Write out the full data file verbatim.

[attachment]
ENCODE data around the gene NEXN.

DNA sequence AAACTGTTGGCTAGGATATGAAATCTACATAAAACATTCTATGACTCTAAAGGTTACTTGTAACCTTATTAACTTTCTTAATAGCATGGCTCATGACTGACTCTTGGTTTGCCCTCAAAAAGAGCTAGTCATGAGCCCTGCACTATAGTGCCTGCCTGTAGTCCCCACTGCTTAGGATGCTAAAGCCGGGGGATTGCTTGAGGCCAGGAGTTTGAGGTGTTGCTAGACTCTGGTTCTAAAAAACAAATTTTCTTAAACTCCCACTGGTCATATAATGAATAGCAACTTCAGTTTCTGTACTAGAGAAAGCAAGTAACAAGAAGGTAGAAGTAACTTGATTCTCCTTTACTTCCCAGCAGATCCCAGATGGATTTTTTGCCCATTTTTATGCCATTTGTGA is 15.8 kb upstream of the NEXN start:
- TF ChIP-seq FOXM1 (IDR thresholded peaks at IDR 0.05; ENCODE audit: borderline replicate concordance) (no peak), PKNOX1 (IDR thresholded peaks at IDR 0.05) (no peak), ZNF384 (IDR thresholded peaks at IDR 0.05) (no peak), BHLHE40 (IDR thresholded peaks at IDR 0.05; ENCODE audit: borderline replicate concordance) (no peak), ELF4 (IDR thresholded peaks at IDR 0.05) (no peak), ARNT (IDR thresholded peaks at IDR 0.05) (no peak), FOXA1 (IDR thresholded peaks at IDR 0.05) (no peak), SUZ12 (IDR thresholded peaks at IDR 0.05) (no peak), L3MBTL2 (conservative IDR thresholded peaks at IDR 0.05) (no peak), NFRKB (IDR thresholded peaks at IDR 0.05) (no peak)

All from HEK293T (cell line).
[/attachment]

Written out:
ENCODE data around the gene NEXN.

DNA sequence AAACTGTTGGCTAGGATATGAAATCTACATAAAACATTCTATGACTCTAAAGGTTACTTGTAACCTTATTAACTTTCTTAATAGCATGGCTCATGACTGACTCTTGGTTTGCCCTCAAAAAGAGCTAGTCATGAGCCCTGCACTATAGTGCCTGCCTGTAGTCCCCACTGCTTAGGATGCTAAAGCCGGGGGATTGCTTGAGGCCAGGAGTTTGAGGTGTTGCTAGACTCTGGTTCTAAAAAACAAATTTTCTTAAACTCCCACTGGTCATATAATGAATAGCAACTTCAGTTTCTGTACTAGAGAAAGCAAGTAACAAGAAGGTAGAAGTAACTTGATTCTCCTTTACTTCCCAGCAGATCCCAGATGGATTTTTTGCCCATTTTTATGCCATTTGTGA is 15.8 kb upstream of the NEXN start:
- TF ChIP-seq FOXM1 (IDR thresholded peaks at IDR 0.05; ENCODE audit: borderline replicate concordance) (no peak), PKNOX1 (IDR thresholded peaks at IDR 0.05) (no peak), ZNF384 (IDR thresholded peaks at IDR 0.05) (no peak), BHLHE40 (IDR thresholded peaks at IDR 0.05; ENCODE audit: borderline replicate concordance) (no peak), ELF4 (IDR thresholded peaks at IDR 0.05) (no peak), ARNT (IDR thresholded peaks at IDR 0.05) (no peak), FOXA1 (IDR thresholded peaks at IDR 0.05) (no peak), SUZ12 (IDR thresholded peaks at IDR 0.05) (no peak), L3MBTL2 (conservative IDR thresholded peaks at IDR 0.05) (no peak), NFRKB (IDR thresholded peaks at IDR 0.05) (no peak)

All from HEK293T (cell line).